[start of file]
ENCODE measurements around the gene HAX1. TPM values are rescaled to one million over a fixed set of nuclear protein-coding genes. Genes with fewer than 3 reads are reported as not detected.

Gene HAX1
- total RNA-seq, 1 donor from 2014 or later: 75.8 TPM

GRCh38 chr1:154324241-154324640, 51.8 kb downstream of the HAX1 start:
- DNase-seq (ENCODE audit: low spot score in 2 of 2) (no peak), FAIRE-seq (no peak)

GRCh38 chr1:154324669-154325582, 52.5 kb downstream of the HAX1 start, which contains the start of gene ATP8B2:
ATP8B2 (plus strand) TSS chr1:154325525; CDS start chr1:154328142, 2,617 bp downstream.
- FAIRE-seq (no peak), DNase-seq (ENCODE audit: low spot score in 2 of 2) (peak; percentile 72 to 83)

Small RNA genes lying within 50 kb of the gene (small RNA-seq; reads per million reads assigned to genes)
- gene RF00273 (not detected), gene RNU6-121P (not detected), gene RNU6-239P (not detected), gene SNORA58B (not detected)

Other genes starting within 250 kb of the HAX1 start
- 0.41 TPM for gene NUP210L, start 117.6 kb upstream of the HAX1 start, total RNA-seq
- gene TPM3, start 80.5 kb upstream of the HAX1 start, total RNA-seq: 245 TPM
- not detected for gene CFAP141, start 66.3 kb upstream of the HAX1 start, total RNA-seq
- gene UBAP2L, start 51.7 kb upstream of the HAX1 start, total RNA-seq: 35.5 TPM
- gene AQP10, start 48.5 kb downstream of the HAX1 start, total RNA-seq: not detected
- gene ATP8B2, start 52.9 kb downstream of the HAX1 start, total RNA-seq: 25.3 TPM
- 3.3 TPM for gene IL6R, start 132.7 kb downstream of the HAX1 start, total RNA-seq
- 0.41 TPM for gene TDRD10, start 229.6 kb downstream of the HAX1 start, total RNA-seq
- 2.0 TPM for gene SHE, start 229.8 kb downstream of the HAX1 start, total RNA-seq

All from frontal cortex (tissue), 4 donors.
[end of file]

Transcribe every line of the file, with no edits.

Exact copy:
ENCODE measurements around the gene HAX1. TPM values are rescaled to one million over a fixed set of nuclear protein-coding genes. Genes with fewer than 3 reads are reported as not detected.

Gene HAX1
- total RNA-seq, 1 donor from 2014 or later: 75.8 TPM

GRCh38 chr1:154324241-154324640, 51.8 kb downstream of the HAX1 start:
- DNase-seq (ENCODE audit: low spot score in 2 of 2) (no peak), FAIRE-seq (no peak)

GRCh38 chr1:154324669-154325582, 52.5 kb downstream of the HAX1 start, which contains the start of gene ATP8B2:
ATP8B2 (plus strand) TSS chr1:154325525; CDS start chr1:154328142, 2,617 bp downstream.
- FAIRE-seq (no peak), DNase-seq (ENCODE audit: low spot score in 2 of 2) (peak; percentile 72 to 83)

Small RNA genes lying within 50 kb of the gene (small RNA-seq; reads per million reads assigned to genes)
- gene RF00273 (not detected), gene RNU6-121P (not detected), gene RNU6-239P (not detected), gene SNORA58B (not detected)

Other genes starting within 250 kb of the HAX1 start
- 0.41 TPM for gene NUP210L, start 117.6 kb upstream of the HAX1 start, total RNA-seq
- gene TPM3, start 80.5 kb upstream of the HAX1 start, total RNA-seq: 245 TPM
- not detected for gene CFAP141, start 66.3 kb upstream of the HAX1 start, total RNA-seq
- gene UBAP2L, start 51.7 kb upstream of the HAX1 start, total RNA-seq: 35.5 TPM
- gene AQP10, start 48.5 kb downstream of the HAX1 start, total RNA-seq: not detected
- gene ATP8B2, start 52.9 kb downstream of the HAX1 start, total RNA-seq: 25.3 TPM
- 3.3 TPM for gene IL6R, start 132.7 kb downstream of the HAX1 start, total RNA-seq
- 0.41 TPM for gene TDRD10, start 229.6 kb downstream of the HAX1 start, total RNA-seq
- 2.0 TPM for gene SHE, start 229.8 kb downstream of the HAX1 start, total RNA-seq

All from frontal cortex (tissue), 4 donors.